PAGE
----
Mighty Earth welcomes EU move to strengthen deforestation regulations
Environmental campaign organisation Mighty Earth has welcomed the EU Parliament’s move to strengthen deforestation regulations, requiring greater due diligence from industry, including the cocoa sector, reports Neill Barston.
As the group noted, the much-anticipated draft law put forward by the European Commission, requires companies to ensure that the products they sell in Europe are not driving forest destruction or human rights abuses.
Notably, the parliament increased the scope of the laws in widening the range of agricultural and forest-based commodities to be included within the legislation – which now includes natural rubber, maize and leather. This included other wooded lands (such as the Cerrado savannah in Brazil); and ensuring companies undertake due diligence with regards to upholding human rights and Indigenous peoples’ rights in their supply chains.
Despite these key developments, Mighty Earth expressed concern that it would allow major operators and traders to carry out their own due diligence checks – which would not now require independent third party auditing, prompting concerns as to how stringently industry will apply such monitoring.
The legislation in its present form also failed to extend to exploring the impact of consumption on other ecosystems under threat including wetlands, grasslands and peatlands.
Furthermore, while Mighty Earth offered a general welcome the draft regulation as a “major leap forward” in Europe’s efforts to protect forests, it added that the Commission’s proposals had ‘notable gaps and weaknesses,’ including an overly narrow definition of “forests;” the failure to require parallel due diligence measures with regards to the protection of human rights and Indigenous Peoples’ rights. The organisation also claimed there was an unambitious level of coverage on the types of products covered under the law..
As previously reported, this week’s European Cocoa Association Forum event in Rome addressed the topic of deforestation, with speakers and participants offering a broad welcome to the new legislation, which is anticipated to offer a greater level of clarity and stronger frameworks for operating for many sectors of industry, including cocoa.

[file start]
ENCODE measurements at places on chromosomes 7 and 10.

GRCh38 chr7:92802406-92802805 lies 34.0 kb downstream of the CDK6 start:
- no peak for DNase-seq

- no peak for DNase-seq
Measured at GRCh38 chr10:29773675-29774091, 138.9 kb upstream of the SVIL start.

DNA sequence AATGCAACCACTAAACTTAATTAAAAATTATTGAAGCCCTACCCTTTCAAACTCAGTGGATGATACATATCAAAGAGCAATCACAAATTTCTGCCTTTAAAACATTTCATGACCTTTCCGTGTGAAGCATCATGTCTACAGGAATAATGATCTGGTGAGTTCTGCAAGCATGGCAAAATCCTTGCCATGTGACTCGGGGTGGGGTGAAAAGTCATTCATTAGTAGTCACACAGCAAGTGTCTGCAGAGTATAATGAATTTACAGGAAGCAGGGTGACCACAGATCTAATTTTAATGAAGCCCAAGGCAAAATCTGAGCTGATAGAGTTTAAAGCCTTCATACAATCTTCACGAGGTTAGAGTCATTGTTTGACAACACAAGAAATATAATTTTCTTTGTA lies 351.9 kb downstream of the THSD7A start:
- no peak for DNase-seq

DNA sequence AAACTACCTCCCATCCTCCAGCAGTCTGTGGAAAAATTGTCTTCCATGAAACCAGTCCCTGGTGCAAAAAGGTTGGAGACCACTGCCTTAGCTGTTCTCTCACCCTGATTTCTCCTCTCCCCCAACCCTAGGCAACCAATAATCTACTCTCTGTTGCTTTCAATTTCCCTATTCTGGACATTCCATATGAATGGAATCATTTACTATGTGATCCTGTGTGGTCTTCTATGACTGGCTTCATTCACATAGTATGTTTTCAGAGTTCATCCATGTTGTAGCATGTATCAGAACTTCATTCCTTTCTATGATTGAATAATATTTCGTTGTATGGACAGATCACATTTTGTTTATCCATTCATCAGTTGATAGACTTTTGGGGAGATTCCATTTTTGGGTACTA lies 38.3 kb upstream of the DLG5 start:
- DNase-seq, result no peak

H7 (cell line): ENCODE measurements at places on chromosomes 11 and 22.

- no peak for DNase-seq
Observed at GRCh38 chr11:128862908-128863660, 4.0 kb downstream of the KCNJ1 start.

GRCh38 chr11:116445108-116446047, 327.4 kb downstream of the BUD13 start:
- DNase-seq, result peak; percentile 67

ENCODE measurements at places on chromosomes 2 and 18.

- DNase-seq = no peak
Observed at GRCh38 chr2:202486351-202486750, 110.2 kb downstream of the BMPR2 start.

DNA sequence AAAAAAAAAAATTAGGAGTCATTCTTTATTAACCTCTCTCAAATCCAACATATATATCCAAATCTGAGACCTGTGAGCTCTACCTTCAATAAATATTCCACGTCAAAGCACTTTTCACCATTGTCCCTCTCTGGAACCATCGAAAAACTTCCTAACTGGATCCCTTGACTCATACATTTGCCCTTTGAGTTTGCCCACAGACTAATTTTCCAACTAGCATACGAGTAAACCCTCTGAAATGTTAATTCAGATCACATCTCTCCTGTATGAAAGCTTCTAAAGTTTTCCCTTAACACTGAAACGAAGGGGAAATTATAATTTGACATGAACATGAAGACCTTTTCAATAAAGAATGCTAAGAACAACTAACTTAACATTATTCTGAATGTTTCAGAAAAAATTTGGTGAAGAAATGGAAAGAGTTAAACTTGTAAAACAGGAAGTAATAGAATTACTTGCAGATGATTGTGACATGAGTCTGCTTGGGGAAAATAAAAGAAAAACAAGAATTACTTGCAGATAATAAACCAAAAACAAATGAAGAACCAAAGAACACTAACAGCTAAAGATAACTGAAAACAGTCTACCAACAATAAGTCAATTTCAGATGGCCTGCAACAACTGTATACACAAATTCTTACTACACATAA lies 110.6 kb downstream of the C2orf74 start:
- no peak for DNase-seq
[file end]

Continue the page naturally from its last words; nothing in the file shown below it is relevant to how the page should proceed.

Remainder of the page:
Dr Julian Oram, Senior Director at Mighty Earth, welcomed the legislation, but believed it had to be further amended to ensure its goals are delivered. He described the core aspects of the law as a ‘massive success’ in the amendments that had already been secured, which he said would provide much-needed protection to forests.
He said: “We particularly welcome the move by MEPs to align the EU’s deforestation regulation with human rights and the rights of Indigenous peoples under international law.”
“Adding natural rubber to the list of forest-risk commodities is also another significant step, as is putting additional measures on banks, financial institutions, and investors to ensure that their activities do not contribute to deforestation.”
“However, allowing big supermarkets, such as Carrefour, to do their own due diligence potentially leaves the door open for deforestation to continue to seep into EU supply chains. Europeans need to know that the food they buy is not laying waste to our planet’s precious forests. Progress today sets the timer on supermarkets to clean up their acts or face a ban on their deforestation-tainted products.”